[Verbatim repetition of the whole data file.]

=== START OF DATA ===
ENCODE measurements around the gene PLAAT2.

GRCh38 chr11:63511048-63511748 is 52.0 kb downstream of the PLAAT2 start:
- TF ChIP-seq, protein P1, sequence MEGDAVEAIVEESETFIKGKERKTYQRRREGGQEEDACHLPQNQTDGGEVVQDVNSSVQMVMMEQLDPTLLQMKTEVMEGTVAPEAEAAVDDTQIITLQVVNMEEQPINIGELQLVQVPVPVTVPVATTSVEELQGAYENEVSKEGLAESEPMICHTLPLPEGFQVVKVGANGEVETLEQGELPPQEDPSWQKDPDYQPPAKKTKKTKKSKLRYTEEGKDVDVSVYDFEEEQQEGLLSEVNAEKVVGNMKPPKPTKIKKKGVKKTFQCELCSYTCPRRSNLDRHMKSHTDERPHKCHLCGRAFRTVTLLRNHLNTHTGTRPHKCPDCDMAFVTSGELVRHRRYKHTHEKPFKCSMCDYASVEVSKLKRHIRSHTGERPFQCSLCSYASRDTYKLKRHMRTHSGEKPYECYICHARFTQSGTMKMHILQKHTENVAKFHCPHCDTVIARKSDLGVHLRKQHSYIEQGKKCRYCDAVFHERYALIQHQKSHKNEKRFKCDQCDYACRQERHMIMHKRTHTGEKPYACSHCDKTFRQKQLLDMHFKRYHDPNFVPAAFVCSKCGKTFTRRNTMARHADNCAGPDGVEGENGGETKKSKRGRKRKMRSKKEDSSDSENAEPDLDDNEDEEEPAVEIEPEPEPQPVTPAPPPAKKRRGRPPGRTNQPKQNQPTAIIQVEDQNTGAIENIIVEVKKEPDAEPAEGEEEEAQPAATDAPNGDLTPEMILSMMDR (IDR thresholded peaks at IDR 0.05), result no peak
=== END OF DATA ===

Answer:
ENCODE measurements around the gene PLAAT2.

GRCh38 chr11:63511048-63511748 is 52.0 kb downstream of the PLAAT2 start:
- TF ChIP-seq, protein P1, sequence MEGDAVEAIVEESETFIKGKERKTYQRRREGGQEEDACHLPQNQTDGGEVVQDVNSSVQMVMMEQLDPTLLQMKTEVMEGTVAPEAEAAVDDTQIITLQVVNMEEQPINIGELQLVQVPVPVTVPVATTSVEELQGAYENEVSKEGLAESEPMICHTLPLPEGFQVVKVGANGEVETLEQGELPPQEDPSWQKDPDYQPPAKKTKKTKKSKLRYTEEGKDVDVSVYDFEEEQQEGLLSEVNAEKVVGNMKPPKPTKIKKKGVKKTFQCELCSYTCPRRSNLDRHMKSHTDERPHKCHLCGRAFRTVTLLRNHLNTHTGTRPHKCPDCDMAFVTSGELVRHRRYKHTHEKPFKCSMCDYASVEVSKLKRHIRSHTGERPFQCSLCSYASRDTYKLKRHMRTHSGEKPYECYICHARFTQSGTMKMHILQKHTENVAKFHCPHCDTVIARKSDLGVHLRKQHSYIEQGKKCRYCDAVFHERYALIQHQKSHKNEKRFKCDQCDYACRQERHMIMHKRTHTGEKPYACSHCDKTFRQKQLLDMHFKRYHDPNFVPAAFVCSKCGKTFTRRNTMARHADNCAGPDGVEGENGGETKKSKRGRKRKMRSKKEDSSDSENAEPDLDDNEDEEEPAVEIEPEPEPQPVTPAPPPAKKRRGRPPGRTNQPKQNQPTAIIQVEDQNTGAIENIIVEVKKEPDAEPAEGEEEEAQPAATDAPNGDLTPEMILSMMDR (IDR thresholded peaks at IDR 0.05), result no peak